During the year, the government made inadequate efforts to protect victims of trafficking. Victims of trafficking were frequently arrested, detained, and deported. Despite several years of this Report’s recommending the government develop and implement formal procedures for the proactive identification of trafficking victims among vulnerable populations, such as foreign domestic workers and women in prostitution, it did not do so; nor did it develop and implement a referral mechanism to provide adequate protection services to victims. The 2013 anti-trafficking legislation did not provide protection from prosecution for victims who fled abusive employers. Furthermore, Kuwait’s migrant sponsorship law effectively dissuades foreign workers from reporting abuses committed by their employers to government authorities. Workers who left their employer’s residences without permission faced criminal and financial penalties of up to six months’ imprisonment, the equivalent of over approximately $2,000 in fines, and deportation, even if they were fleeing from an abusive sponsor. The threat of these consequences discouraged workers from appealing to police or other government authorities for protection and from obtaining adequate legal redress for their exploitation. Nonetheless, some foreign victims of trafficking received monetary settlements from their employers; however, the government did not bring trafficking-related charges against such employers. Moreover, victims were not offered legal aid by the government. Anecdotally, NGO sources reported that in this reporting period, police conducted raids on 2,000 migrant workers and detained them in a deportation center where some languished for as long as six months. There was no indication that police implemented measures to identify trafficking victims among this population or provide protective services to migrants who may have experienced conditions of human trafficking.
The Ministry of Social Affairs and Labor (MOSAL) continued to operate a short-term shelter for runaway domestic workers with a maximum capacity of 40; however, the shelter detained victims involuntarily until their legal or immigration cases were resolved. The government continued to fail to report the number of trafficking victims assisted at this shelter during the reporting period. It is unclear whether victims of forced prostitution could access this temporary shelter, and there continued to be no shelter or other protective services afforded for male victims of trafficking. In 2007, the government announced it would open a high-capacity shelter for runaway domestic workers; this shelter was still not operational at the end of the reporting period. Many domestic workers continued to seek assistance at their embassies in Kuwait; some source-country embassies reported that 450-600 domestic workers ran away from their employers each month. The government provided some source countries with funds to pay for the repatriation of some runaway domestic workers sheltered at their embassies in Kuwait. The government did not provide funding to domestic NGOs or international organizations that provide direct services to trafficking victims. The government did not encourage victims of trafficking to assist in the investigation and prosecution of trafficking cases, and it did not offer foreign trafficking victims legal alternatives to their removal to countries in which they may face hardship or retribution.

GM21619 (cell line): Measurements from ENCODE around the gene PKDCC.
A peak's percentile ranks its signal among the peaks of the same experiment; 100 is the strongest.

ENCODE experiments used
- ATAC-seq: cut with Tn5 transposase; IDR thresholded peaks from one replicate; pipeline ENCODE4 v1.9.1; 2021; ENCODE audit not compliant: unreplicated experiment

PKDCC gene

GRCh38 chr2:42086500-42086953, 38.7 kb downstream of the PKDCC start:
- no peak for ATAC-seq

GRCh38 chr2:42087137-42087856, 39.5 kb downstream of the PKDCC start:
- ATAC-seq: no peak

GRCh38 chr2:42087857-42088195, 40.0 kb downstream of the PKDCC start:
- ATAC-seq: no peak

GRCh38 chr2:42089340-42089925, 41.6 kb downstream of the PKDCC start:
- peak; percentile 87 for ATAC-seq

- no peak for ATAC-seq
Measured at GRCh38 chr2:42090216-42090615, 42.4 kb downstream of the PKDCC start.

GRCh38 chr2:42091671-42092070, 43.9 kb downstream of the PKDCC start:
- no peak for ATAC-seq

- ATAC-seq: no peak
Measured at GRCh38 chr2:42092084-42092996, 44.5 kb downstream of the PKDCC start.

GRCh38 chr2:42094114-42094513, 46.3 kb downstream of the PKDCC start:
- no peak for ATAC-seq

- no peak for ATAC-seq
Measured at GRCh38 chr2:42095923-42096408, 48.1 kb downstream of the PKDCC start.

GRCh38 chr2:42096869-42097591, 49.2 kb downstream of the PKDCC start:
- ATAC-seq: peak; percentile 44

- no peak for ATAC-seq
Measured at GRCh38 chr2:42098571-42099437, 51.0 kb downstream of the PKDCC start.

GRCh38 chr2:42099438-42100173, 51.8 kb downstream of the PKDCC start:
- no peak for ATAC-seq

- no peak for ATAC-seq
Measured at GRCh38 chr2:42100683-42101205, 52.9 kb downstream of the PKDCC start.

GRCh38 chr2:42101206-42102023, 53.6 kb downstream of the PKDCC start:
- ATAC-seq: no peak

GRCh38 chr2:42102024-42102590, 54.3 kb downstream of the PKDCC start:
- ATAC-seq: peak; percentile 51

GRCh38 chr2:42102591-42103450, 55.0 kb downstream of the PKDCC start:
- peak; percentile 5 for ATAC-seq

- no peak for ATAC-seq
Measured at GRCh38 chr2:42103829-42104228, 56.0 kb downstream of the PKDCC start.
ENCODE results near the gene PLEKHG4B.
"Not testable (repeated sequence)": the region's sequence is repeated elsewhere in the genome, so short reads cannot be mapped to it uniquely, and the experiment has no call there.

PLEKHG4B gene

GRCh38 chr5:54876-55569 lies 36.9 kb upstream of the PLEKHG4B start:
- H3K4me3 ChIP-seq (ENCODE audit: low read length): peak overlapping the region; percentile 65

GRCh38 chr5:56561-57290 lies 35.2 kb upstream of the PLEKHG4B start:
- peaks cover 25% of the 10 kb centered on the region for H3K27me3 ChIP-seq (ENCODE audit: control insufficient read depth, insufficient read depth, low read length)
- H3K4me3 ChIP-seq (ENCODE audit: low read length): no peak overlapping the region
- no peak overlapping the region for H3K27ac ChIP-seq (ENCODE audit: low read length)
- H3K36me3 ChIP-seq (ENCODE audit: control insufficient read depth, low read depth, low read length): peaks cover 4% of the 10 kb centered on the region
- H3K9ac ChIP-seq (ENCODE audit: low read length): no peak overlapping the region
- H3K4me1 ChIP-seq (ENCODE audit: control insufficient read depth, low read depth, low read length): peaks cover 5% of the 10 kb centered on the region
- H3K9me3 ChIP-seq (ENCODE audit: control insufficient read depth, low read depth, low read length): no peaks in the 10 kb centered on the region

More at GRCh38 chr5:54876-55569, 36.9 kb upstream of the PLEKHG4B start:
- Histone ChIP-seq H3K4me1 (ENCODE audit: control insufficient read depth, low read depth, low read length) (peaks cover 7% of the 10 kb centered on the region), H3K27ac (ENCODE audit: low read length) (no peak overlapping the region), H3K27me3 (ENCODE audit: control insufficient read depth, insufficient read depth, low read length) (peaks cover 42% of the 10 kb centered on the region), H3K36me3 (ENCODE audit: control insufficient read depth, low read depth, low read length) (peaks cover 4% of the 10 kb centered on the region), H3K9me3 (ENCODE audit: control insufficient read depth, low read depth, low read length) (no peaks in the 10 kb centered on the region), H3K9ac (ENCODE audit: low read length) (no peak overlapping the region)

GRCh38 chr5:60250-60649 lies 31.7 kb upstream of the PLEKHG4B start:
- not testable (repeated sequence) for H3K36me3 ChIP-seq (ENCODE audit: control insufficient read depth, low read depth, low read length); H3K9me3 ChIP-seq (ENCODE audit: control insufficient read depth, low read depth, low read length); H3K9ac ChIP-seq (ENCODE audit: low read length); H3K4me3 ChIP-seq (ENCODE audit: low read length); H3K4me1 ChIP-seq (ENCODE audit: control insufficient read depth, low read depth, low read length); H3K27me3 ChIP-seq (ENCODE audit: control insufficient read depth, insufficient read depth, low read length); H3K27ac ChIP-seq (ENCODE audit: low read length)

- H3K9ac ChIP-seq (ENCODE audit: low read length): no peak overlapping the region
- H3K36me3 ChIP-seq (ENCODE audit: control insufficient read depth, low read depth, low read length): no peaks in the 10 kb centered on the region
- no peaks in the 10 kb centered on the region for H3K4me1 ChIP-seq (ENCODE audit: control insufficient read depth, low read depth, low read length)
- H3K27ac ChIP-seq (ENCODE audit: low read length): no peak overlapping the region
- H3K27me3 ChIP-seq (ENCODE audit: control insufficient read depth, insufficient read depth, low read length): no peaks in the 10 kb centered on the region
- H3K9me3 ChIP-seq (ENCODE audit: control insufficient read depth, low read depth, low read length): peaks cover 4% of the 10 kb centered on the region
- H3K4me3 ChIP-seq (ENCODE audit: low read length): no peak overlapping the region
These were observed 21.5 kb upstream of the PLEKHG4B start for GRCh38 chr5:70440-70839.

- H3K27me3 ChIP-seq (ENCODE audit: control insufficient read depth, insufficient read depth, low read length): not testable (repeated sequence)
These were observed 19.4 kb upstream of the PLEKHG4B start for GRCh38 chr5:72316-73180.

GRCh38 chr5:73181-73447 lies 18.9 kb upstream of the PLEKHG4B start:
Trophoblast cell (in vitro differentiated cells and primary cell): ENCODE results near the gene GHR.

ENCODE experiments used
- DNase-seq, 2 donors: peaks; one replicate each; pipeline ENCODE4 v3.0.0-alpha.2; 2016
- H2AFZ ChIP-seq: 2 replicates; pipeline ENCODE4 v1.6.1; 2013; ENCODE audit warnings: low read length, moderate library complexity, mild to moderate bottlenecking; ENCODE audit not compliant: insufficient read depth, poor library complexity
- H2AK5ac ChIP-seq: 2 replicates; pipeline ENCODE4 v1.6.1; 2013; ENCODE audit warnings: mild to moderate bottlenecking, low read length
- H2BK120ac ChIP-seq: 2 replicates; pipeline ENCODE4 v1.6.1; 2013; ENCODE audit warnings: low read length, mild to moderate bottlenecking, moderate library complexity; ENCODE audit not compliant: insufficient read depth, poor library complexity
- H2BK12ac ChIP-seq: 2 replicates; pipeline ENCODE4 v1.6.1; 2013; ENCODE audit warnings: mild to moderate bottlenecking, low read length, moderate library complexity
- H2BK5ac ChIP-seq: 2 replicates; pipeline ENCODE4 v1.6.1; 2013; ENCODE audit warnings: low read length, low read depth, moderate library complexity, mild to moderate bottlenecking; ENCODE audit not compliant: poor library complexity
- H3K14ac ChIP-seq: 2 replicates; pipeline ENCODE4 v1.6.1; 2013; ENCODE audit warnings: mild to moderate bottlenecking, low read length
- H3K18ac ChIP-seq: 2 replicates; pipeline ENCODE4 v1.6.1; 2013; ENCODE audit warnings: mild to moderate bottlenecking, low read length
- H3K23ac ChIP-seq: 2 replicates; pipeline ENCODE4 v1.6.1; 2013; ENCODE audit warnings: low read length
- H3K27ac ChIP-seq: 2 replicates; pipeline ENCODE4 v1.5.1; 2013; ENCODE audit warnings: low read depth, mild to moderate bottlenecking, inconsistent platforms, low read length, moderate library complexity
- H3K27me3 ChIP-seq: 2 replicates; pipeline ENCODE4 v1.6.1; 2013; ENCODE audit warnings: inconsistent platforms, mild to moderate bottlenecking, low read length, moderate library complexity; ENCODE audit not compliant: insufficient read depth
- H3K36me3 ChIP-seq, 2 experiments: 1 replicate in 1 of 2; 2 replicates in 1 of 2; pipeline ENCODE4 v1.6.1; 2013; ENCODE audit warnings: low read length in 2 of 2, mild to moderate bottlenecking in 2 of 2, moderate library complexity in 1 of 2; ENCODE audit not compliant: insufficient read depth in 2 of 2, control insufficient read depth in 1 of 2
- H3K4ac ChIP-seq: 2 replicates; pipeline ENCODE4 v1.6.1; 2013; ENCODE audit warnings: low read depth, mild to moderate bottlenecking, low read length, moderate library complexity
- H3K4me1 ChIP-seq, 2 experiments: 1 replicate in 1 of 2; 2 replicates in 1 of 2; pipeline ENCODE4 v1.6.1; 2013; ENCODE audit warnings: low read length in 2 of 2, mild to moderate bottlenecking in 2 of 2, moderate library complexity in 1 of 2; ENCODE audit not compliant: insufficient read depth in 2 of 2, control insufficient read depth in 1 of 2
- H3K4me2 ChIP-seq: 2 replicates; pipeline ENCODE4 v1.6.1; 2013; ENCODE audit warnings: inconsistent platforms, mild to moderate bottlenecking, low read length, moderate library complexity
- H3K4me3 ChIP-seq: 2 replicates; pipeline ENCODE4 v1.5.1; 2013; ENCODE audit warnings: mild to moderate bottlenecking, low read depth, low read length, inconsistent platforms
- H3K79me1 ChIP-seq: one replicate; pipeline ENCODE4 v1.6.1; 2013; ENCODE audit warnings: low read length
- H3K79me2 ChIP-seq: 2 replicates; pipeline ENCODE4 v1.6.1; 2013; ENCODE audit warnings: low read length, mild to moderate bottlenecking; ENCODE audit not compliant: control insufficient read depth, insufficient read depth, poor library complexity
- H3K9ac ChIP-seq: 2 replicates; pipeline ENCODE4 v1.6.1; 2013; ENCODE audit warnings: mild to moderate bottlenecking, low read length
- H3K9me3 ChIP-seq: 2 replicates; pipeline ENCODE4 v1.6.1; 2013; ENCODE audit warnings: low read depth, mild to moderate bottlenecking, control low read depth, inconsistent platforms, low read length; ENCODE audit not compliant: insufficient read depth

The government made no discernible progress in preventing trafficking in persons during the reporting period. The government does not have a national coordinating body responsible for anti-trafficking efforts and the government did not conduct anti-trafficking public awareness campaigns. Source-country embassies reported the Kuwaiti government failed to investigate, penalize, or blacklist a company for its reported labor violations, including withholding workers’ passports and unsanitary working conditions. The National Assembly voted on the first of two required readings in favor of legislation to create a General Authority for Manpower, as required by the 2010 Private Sector Labor Law. The draft legislation, which was not enacted at the end of the reporting period, would mark a significant step forward in replacing the current sponsorship system. In January 2013, the media reported that police investigated alleged complicity of government officials within MOSAL for illegally selling visas under the sponsorship system; the investigation was ongoing at the end of the reporting period. As in previous years, the Ministry of Awqaf and Islamic Affairs made a nationwide effort to reduce overseas child sex tourism by requiring some Sunni mosques to deliver Friday sermons on the danger of sex abroad and Islam’s strict teachings against improper sexual relations.